„If the presidium questions in court whether we as students have the right to academic freedom, then that is a scandal. For this reason, we also believe future events to be in danger.” Department for Social MovementInstead, the event took place in the Bürgerhaus Wilhelmsburg, among other places, and a livestream broadcasted the programme as well. Several workshops were moved to the Gängeviertel, the Centro Sociale or the Rote Flora. On Saturday, the organisers of the conference “We want our World back!” were combative and willing to go ahead with the programme anyway. Nevertheless, the disappointment was still great: “We really wanted it to take place at the university. We wanted to keep the dialogue going and make sure that such discussions can take place anywhere, including at the universities, said Harvin Guneser, women’s rights activist, journalist, engineer and one of the spokespersons of the initiative “Freedom for Abdullah Öcalan – Peace in Kurdistan”. But the question is also whether there will be similar cancellations by the university again. The Department for Social Movement fears exactly that and believes “future events to be in danger” as well. Also because of this fear, many organisations and groups have already shown solidarity with the AStA and the Network for an Alternative Quest.
And what does the university say?The University of Hamburg around the new president Hauke Hekeeren has decided, in accordance with an assumption by the Office for the Protection of the Constitution, not to allow an event to take place that seeks solutions to problems that capitalism has largely created and cannot solve. Criticism of the university does not only come from the organisers. In a commentary for the Süddeutsche Zeitung, Ronen Steinke writes that the university seems to have developed an “avoidance complex”. It also seems that the presidium has not covered itself with glory when it comes to communication: On the one hand, there is the last-minute cancellation of the event by the organisers, and on the other hand, the impression that they immediately followed a tip-off from the Verfassungsschutz and, according to statements by the AStA, blocked any attempts to communicate with the organisers. At a demonstration on Thursday against the decision of the presidium, two banners could be seen that called Hauke Heekeren a “stooge of the Verfassungsschutz” and contained the statements “Criticism of capitalism is not extremism” and the demand that the rooms for the event be made available again. These banners, which belonged to Café Knallhart, a student open space on the main university campus, were stolen from there a few hours later. According to a statement, the Knallhart sees the university behind this and the removal of the critical banners as censorship. After the Easter holidays, one of the two banners reappeared in front of the café.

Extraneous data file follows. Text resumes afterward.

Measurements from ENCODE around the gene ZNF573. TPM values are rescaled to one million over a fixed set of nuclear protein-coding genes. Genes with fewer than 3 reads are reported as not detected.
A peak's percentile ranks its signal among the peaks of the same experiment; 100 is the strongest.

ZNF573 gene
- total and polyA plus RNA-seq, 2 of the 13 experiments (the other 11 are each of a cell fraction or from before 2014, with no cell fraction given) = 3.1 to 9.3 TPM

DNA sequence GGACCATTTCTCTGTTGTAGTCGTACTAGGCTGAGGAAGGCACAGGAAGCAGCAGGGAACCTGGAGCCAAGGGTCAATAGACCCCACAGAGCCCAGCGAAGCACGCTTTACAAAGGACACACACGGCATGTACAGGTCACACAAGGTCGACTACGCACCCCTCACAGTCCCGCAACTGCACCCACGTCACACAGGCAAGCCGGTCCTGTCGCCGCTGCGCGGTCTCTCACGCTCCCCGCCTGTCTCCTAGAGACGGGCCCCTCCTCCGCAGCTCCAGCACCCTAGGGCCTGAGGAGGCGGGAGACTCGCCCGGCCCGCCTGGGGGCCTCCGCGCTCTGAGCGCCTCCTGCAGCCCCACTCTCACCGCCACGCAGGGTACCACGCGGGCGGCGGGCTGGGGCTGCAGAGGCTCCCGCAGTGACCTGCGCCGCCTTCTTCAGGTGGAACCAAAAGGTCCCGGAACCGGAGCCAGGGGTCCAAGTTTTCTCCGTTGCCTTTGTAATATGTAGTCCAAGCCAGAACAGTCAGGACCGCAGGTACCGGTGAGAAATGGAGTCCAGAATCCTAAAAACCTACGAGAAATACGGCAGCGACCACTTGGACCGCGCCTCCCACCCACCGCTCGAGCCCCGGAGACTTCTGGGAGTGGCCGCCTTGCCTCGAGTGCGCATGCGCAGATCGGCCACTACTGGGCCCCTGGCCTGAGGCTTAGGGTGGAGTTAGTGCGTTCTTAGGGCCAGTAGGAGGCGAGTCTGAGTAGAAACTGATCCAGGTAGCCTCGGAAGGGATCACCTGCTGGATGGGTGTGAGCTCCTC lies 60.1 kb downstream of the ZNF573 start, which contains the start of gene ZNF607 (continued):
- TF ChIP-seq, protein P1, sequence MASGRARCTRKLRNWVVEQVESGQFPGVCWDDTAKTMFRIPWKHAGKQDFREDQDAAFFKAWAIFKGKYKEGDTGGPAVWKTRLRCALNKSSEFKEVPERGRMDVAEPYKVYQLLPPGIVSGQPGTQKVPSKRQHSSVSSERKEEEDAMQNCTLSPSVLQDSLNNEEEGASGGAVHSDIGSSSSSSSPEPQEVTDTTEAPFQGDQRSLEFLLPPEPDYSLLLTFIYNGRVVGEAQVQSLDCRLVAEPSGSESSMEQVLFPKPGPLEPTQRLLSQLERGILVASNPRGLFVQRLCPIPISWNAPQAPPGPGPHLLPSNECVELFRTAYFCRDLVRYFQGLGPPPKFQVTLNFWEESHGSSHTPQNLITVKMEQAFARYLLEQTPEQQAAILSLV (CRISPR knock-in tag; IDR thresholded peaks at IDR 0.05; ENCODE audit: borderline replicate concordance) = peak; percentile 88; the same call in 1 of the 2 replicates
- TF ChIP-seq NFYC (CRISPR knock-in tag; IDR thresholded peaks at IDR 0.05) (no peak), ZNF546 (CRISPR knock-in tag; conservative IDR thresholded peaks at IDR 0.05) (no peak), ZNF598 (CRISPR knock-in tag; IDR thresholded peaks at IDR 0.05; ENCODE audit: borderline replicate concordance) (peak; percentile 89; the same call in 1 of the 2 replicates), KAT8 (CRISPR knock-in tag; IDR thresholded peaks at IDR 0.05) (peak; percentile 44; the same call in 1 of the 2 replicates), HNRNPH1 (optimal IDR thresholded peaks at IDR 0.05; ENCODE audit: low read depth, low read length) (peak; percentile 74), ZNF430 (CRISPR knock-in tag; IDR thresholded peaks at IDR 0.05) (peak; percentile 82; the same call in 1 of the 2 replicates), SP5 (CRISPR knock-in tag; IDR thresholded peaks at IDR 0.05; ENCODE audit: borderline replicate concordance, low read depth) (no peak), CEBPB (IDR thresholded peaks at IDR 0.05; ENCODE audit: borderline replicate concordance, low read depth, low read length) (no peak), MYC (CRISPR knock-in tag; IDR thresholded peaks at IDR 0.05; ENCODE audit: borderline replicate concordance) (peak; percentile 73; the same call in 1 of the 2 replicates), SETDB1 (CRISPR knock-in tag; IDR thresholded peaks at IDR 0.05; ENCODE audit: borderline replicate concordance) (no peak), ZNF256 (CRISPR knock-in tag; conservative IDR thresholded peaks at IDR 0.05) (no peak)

„We banned the event in question precisely to protect academic freedom.“ The University of Hamburg on the withdrawal of the premisesIn response to direct questions about the way the university communicated, it said that it had “carefully examined” the information from the Verfassungsschutz (LfV) and that the assessment – the suspicion that the upcoming event had PKK links – was “conclusive and comprehensible”. At the same time, it pointed out that the UHH had “examined the event itself” beforehand. In contrast to the AStA, the university speaks of a constant exchange that took place around the cancellation. When asked what the university thought of the criticism from the AStA, some students and other political groups – which included concerns about the university’s academic freedom – the university replied: “We prohibited the event in question precisely in order to protect academic freedom. The university referred in particular to what it saw as possible “party-political influence”.